Two other important effects on dose distribution are the patient contour and patient inhomogeneity, which are considered separately.
Field Size and Shape
The field size is directly related to the amount of primary radiation entering the patient and the resulting dose distribution. A dose at any point results from both the primary and scattered radiation. Larger field sizes lead to increased generation of scattered radiation, which tends to increase dose at a specified point. Conversely, small field sizes may lead to loss of electronic equilibrium and the central flat part of the beam.
As field size increases:
- Zmax increases (less rapidly for very large field sizes over 20 cm)
- PDD increases at other points along the central beam axis
- The ratio of the penumbra to the central portion of the field decreases
- For cobalt-60 beams, the curvature of the isodose curves at depth increases due to reduction in scatter from parts of the beam distant to the central axis. This may be corrected for with a flattening filter.
As field size decreases:
- Zmax decreases (rapidly for field sizes under 6 cm)
- PDD decreases at points along the central beam axis
- The ratio of the penumbra to the central portion increases, and may lead to complete loss of the central flat section
Irregular field shapes are more difficult to calculate, but in most cases corrections to a square field can be made. The blocked parts of the beam do not contribute to the primary radiation but scattered radiation still deposits dose in those regions. High energy megavoltage beams may lead to blurring of blocked areas due to increased range of scatter.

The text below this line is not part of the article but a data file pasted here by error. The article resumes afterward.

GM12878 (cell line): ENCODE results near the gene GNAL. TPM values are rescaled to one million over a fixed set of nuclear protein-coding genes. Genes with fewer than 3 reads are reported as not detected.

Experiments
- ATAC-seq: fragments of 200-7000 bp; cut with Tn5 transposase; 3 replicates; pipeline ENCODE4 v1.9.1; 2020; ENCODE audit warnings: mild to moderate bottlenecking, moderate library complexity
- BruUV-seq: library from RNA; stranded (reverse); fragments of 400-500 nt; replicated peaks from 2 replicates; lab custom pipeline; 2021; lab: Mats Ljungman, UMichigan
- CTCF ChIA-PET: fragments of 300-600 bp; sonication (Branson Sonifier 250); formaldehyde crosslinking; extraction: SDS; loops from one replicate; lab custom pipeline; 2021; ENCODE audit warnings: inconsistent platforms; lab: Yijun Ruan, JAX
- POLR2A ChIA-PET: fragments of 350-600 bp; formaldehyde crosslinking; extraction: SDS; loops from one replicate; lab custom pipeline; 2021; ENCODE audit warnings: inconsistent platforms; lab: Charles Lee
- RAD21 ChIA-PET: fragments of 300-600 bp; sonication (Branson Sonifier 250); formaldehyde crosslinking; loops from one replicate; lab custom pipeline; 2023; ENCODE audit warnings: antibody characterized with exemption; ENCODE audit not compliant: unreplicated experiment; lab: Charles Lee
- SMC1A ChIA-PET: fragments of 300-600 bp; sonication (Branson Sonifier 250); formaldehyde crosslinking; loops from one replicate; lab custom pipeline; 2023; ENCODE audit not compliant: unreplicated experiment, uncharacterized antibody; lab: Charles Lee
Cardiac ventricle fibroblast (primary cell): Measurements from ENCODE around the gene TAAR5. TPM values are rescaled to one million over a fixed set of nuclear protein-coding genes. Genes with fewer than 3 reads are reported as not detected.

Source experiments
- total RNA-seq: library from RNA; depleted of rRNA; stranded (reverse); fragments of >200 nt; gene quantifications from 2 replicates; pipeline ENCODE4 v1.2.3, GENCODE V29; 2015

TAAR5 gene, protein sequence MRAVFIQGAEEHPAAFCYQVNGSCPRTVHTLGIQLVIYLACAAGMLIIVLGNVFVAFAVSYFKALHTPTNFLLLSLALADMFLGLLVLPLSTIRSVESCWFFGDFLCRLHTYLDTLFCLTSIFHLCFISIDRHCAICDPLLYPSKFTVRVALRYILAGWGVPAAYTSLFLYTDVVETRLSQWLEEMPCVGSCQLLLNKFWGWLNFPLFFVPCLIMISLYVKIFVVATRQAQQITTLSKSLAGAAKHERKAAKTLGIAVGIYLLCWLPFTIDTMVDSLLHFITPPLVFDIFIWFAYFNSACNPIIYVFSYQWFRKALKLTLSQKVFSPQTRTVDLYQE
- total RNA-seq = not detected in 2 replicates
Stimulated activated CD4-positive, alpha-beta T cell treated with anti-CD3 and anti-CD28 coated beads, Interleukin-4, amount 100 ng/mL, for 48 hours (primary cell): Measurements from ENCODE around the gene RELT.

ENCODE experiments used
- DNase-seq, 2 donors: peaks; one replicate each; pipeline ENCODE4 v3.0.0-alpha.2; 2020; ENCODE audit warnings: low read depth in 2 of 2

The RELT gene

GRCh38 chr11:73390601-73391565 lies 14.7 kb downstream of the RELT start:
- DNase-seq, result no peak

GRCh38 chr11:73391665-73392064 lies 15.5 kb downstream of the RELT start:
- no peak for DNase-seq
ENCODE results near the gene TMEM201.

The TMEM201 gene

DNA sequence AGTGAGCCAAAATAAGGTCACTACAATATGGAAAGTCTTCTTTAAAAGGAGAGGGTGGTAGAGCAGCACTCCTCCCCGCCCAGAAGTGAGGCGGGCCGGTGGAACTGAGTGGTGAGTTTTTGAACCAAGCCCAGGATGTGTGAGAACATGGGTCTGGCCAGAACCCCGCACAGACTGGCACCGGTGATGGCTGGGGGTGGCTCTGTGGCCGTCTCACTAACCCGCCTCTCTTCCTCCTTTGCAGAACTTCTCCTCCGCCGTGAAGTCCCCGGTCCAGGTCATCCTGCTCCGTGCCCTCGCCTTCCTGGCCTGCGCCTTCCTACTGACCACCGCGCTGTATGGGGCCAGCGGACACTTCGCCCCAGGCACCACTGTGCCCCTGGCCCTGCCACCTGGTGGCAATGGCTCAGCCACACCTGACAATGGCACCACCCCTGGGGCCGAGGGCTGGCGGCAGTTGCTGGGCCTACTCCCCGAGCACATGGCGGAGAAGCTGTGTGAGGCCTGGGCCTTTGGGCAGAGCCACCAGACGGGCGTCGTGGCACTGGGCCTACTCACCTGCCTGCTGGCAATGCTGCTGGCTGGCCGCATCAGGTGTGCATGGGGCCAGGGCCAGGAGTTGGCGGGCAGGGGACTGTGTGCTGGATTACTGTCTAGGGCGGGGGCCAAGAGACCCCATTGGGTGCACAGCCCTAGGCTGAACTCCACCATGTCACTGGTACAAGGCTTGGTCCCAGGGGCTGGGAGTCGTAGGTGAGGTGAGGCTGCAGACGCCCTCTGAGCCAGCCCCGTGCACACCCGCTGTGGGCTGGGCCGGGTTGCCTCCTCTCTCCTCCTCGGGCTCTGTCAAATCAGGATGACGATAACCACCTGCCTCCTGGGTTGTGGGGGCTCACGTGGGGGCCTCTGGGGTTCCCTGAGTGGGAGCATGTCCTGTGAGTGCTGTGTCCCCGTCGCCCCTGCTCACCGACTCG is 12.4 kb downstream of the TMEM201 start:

Source Surface Distance
The intensity of a radiation beam is related to the distance from the source by the inverse square law – if the distance is doubled then the intensity falls by four times. Although the dose rate at an increased distance is lower, the attenuation of the beam is reduced due to the slower fall off in intensity at greater distance.
For an increased SSD:
- Zmax and percent depth dose increase
- The geometric penumbra increases with increasing distance
Reduced SSD shows the opposite effect.
The most commonly used beams are kilovoltage (under 200 keV), 60Co (between 1.1 and 1.37 MeV), 6 MV (under 6 MeV photons, median of 1.5 MeV) and 18 MV (under 18 MeV photons, median of 4 – 6 MeV).
In general, as beam energy increases:
- Zmax increases due to increased range of scattered electrons
- Percent depth dose increases
- Penumbra initially reduces in size (from kilovoltage to low megavoltage) before slightly increasing with high megavoltage energies (18 MV). This increase in penumbra at higher energies is due to increased lateral range of electrons generated by the higher energy photons.
Kilovoltage beams generally show bulging isodose curves due to increased lateral scatter of photons, unlike megavoltage beams which have much less lateral scatter of photons. Zmax is usually located on the surface.
Beam output has no effect on dose distribution, but has implications for treatment time.
08: Photon Beam Radiotherapy
- 8.1 - Cobalt 60 Teletherapy
- 8.2 - Measurement Of Photon Beams
- 8.3 - Photon Beam Dose Distribution
- 8.4 - Photon Beam Modification
- 8.5 - Photon Beam Treatment Techniques
- 8.6 - Photon Beam Calculations